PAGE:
This fact sheet discusses the relation between trauma, PTSD, and suicide. It may help you understand more about suicide.
No matter how rare it is, suicide is always very tragic. It is hard to say exactly how many suicides occur.
Overall, men are more likely to die by suicide than women. For example, from 1999-2010, the average suicide rate among U.S. males was 19.4 out of every 100,000, compared to 4.9 out of every 100,000 females. The difference in suicide rates between men and women is also true among Veterans.
Going through a trauma may increase a person's suicide risk. For example, there is evidence that childhood abuse and sexual trauma may increase a person's suicide risk. Among Veterans, some studies have found that combat trauma is related to suicide, while other studies have not. In this research, combat trauma survivors who were wounded more than once or put in the hospital for a wound had the highest suicide risk. This suggests suicide risk in Veterans may be affected by how intense and how often the combat trauma was. Does PTSD increase a person's suicide risk?
Why is suicide risk higher in trauma survivors? It may be because of the symptoms of PTSD or it may be due to other mental health problems, like depression. Studies show that suicide risk is higher in persons with PTSD. Some studies link suicide risk in those with PTSD to distressing trauma memories, anger, and poor control of impulses. Further, suicide risk is higher for those with PTSD who have certain styles of coping with stress, such as not expressing feelings.
Research suggests that for Veterans with PTSD, the strongest link to both suicide attempts and thinking about suicide is guilt related to combat. Many Veterans have very disturbing thoughts and extreme guilt about actions taken during times of war. These thoughts can often overwhelm the Veteran and make it hard for him or her to deal with the intense feelings.
A person can benefit from cognitive behavioral treatments (CBT) for PTSD if suicidal thoughts are able to be managed on an outpatient basis. For example, a study of female rape survivors who received such treatment found that as PTSD symptoms decreased during treatment, suicidal thoughts also became less common. This effect lasted for 5-10 years after treatment ended. More research is needed, but having a good relationship with a mental health provider can help persons with PTSD make the best treatment decisions.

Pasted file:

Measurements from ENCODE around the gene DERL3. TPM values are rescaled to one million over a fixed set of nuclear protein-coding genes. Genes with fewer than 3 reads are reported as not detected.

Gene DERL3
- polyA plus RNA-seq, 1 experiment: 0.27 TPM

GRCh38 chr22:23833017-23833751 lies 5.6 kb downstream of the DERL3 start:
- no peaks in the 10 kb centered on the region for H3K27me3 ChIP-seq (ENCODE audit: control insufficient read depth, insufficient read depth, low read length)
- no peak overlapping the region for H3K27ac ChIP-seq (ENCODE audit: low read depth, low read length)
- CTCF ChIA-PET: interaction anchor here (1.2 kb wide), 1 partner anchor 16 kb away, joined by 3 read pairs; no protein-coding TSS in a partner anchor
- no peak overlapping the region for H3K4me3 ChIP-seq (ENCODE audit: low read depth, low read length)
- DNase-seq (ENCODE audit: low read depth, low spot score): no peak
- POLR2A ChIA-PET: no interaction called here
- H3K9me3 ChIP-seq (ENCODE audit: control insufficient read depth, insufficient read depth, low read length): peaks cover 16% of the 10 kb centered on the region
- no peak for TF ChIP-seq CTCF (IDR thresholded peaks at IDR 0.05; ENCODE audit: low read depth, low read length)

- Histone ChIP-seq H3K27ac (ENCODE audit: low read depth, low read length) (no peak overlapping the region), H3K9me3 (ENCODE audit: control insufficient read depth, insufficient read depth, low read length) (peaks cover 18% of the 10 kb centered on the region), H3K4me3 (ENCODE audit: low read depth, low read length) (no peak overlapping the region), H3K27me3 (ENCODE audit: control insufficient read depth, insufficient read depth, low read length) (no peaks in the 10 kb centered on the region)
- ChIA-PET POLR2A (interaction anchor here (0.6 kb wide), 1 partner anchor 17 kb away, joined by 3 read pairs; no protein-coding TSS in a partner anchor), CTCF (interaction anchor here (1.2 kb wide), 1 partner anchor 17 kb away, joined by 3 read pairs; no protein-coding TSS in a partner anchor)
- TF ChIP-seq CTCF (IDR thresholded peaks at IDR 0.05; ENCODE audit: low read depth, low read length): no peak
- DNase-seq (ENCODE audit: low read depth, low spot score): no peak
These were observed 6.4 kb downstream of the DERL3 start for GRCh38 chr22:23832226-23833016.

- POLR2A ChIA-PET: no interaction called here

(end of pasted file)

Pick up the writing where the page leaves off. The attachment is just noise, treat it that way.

Given the link between PTSD and suicidal thoughts/behaviors, if you have PTSD and are involved in mental health treatment, your suicide risk will likely be regularly assessed. If the provider learns that immediate risk for suicide is high based on his/her assessment, they will make appropriate treatment decisions to ensure safety. If the immediate risk for suicide is not high and suicide risk can be managed safely on an outpatient basis, the provider may suggest treatment for PTSD.
If you are ever thinking about suicide and feel unsafe:
Everyone feels down from time to time. If you have thoughts about hurting yourself, seek professional help. Many people who have thoughts of suicide also struggle with depression or with drinking or drug problems. There are many places to get help. See Where to Get Help for resources.
You may come in contact with a family member, friend, or coworker who is thinking about suicide. When someone tells you they have these thoughts, you may feel scared and unsure what to do. It is even harder if the person tells you in secret and you feel pressure not to tell others.
If someone you know is thinking about suicide, this is a serious matter. It can be very hard to gauge the level of danger. A mental health professional is the best person to decide how much danger there is.
It is very upsetting when someone you know dies by suicide. Getting over the shock and distress will be especially hard if you felt close to them, if you saw the event, or if you have your own mental health issues.
Grieving the loss of a loved one is a natural process. It may take several months to feel "normal" again after someone you know dies by suicide. Due to the traumatic nature of suicide, you may go through what's known as "traumatic grief." If you are feeling intense grief or guilt several months after the suicide, contact a mental health provider for help. Many people feel guilty about not having prevented the suicide. Be aware, though, that suicide is never your fault. Suicide is complex with many factors that contribute.
It can also be difficult to cope when a loved one has made a suicide attempt. You can access fact sheets for family members of Veterans who have made a suicide attempt, Materials are also available for how to talk to children about a suicide attempt in the family. These materials are also available in Spanish. Although these fact sheets were created with military families in mind, resources and information included in them may be useful for non-military families as well.
This fact sheet is based on a more detailed version, located in the Professional section of our Web site: The Relationship Between PTSD and Suicide.